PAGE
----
We are at the beginning of the school year and are closely monitoring the progress of all 100 of our girls enrolled in school. Help keep them in school by committing to donate. .96 cents a day = a girl in school for a year with school lunch and all the supplies she needs.
Even if you can't donate money right now, there are so many ways you can help.
Join the conversation on Facebook and Twitter:
Just liking or sharing our message means you are supporting change and empowering girls. Thank you for making a difference.
At some point, in the City of Bedford, Texas, a person called Sydney S. received a neon-green backpack. Like most people who get free promotional backpacks, Sydney S. probably used it for a little while, at least enough to write his or her name on it, and then moved on to something new or different. If you have ever run a 5k, been to a blood drive, or attended community event sponsored by a radio station/bank/politician there is a chance you have received a bag like Sydney S.’s.
But what happened once Sydney S. didn’t want the bag anymore?
Well, the neon-green bag, along with pounds and pounds of clothes, shoes, backpacks, and other items that are donated to Goodwill, to clothes drives, and dropped off at thrift shops, eventually found its way to Liberia.
Last week, the More than Me team woke up early, went to the West Point Women’s office, and packed 100 backpacks with notebooks, pencils, pens, pencil sharpeners, underwear, socks, and crayons.
Packing the bags was as entertaining as it was invigorating; each bag seemed to have its own story, and each one of our girls was starting a new chapter in that tale.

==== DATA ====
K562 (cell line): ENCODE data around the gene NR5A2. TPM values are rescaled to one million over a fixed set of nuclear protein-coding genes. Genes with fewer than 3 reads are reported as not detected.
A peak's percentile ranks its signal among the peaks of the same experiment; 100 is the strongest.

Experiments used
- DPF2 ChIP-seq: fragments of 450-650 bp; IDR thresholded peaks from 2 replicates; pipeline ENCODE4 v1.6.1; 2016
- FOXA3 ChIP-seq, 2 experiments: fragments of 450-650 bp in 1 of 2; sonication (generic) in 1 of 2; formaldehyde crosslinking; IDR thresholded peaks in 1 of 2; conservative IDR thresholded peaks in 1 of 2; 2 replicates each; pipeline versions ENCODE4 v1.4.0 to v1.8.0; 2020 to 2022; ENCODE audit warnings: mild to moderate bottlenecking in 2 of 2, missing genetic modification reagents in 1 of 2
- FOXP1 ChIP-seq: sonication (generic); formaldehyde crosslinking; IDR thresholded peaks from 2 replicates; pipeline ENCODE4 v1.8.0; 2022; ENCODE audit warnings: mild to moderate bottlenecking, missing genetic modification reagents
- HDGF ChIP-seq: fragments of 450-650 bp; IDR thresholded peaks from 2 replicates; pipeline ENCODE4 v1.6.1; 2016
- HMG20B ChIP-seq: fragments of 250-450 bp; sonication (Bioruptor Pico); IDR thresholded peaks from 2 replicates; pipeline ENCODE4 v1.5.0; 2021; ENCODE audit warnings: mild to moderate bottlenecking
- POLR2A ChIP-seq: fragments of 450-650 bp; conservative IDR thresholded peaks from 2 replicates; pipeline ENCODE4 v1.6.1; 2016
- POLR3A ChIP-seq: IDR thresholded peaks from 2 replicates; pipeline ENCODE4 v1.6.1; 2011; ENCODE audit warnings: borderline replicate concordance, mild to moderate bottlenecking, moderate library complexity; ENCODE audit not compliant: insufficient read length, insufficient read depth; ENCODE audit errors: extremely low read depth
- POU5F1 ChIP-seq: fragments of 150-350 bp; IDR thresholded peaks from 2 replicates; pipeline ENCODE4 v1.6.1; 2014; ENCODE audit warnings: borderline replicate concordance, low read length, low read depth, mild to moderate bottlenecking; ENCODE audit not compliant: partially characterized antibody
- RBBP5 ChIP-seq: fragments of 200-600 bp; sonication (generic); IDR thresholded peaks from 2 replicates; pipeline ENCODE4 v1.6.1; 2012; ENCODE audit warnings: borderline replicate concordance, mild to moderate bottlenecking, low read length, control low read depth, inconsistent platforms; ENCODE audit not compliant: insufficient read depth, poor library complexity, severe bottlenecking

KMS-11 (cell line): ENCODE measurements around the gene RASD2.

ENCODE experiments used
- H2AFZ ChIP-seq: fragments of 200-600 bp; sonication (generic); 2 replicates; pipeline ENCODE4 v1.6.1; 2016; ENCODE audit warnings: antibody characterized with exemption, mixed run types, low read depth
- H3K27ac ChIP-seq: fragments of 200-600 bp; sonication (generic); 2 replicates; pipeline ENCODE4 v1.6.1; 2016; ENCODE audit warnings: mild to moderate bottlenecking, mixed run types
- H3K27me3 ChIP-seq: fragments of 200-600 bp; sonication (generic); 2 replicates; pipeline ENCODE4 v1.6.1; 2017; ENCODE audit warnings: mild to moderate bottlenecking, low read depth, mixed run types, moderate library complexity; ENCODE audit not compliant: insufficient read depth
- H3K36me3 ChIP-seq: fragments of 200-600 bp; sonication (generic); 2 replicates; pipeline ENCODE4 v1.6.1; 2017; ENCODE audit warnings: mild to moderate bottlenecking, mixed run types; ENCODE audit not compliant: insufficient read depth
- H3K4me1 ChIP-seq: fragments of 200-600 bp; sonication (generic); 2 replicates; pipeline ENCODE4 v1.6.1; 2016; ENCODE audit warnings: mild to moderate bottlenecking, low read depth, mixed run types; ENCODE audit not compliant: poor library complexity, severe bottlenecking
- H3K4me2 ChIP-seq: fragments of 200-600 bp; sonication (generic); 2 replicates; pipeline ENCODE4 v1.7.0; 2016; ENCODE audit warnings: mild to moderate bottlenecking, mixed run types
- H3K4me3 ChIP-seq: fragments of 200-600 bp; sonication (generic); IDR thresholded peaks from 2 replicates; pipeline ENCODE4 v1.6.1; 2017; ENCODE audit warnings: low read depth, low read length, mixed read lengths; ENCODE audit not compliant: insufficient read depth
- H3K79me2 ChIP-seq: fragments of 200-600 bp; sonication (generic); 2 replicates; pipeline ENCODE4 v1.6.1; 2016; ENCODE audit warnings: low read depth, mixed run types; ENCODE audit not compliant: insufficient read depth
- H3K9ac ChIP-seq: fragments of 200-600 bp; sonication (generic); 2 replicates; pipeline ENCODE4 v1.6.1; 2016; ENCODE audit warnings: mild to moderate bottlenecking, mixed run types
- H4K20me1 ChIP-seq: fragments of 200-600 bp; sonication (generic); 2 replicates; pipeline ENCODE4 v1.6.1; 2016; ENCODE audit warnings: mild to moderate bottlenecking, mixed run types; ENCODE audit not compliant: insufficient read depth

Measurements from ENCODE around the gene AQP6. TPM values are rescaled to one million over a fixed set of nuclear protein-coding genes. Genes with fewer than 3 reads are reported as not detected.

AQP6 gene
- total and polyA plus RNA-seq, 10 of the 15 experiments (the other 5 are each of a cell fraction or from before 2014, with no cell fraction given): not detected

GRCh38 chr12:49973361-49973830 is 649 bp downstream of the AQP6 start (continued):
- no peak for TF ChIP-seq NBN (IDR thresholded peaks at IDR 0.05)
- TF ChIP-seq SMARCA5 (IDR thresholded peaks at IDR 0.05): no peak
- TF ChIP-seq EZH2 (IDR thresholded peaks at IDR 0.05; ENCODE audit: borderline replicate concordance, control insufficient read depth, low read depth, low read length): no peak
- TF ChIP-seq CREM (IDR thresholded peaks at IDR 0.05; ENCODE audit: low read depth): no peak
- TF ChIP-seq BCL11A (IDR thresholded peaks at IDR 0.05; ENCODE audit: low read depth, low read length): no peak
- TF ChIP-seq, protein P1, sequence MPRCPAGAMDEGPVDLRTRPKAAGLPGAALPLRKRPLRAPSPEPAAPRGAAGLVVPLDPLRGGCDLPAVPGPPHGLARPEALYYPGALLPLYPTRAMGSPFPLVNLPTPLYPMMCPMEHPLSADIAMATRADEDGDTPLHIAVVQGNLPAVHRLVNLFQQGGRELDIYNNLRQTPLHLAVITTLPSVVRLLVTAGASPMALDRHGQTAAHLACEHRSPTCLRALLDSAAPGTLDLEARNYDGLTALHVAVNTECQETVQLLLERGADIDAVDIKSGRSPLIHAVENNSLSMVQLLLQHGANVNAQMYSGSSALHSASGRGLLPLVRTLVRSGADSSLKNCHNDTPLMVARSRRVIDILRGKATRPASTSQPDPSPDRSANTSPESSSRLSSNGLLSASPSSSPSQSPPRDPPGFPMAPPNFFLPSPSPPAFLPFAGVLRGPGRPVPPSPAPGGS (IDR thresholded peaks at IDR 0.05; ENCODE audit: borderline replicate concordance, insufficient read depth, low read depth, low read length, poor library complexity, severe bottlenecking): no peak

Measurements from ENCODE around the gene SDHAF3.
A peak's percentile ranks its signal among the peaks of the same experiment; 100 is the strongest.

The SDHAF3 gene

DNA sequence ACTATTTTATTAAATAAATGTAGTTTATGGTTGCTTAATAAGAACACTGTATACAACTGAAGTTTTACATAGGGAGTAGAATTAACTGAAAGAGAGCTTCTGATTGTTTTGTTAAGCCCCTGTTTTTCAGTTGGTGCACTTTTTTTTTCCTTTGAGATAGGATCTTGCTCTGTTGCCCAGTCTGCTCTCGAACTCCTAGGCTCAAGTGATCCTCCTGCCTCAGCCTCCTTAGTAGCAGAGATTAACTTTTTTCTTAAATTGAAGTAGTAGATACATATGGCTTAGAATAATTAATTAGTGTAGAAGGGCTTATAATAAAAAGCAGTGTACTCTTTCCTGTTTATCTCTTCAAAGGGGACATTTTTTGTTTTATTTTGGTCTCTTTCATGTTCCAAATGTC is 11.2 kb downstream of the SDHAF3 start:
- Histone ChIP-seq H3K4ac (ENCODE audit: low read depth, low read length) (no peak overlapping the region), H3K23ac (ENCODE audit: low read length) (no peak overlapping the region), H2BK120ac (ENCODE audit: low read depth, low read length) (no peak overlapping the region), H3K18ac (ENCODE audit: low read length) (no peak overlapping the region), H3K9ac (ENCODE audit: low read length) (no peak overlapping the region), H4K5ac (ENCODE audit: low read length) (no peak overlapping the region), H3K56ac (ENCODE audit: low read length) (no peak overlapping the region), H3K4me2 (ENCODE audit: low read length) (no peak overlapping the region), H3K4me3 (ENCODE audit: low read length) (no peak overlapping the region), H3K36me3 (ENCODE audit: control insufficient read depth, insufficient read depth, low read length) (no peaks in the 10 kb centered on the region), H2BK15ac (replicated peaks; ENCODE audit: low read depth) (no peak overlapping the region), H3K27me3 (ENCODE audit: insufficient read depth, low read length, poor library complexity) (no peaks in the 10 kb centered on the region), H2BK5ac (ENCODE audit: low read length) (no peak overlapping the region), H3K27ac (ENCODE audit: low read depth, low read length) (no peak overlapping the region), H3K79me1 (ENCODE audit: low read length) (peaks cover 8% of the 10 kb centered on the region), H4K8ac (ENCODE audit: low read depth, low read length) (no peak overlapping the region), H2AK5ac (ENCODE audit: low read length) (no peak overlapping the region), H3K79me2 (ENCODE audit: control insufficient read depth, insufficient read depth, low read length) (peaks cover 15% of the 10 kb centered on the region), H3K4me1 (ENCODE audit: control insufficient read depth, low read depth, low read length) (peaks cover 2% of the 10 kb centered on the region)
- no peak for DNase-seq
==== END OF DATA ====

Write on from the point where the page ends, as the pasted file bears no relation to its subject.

Word travels fast in West Point: by the time we were ready to meet with our 100 girls and take some last minute information (we had already conducted a more thorough survey with the children and their parents or guardians), the street outside the West Point Women’s office was teeming with children and adults. People began selling goods in front of the office, hoping to cash in on the sudden crowd, and not even a brief rain stopped people from showing up.
We brought the girls in by twos, to avoid a backpack bumrush, and let them pick their own bags. 100 girls, 100 bags, and 100 different tastes and styles. Some girls went for the big, pink bags with pictures of Disney characters; others went for the old bags sporting logos for teams they likely had never heard of . And one of our girls, Bendu, dug through the pile and picked up a neon green bag from Bedford, Texas.
Forgotten items are building futures in West Point. Sydney S. probably never imagined that the free neon-green bag he or she had all those years ago would now be proudly worn every day by a girl going to school for the first time. Now, Bendu, and the other 100 girls, are equipped to not just attend school, but participate, take notes, and contribute.
More than Me loves to promote the fact that we are an organization of people coming together, with whatever skills we might have, to change lives. Sometimes, though, people are helping without even realizing it.
Last week, in West Point, Monrovia, a girl named Bendu received a neon-green bag that used to belong to someone named Sydney S. in Bedford, Texas. This is just the beginning of Bendu’s story.
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Combined with other sources of funding, this project raised enough money to fund the outlined activities and is no longer accepting donations.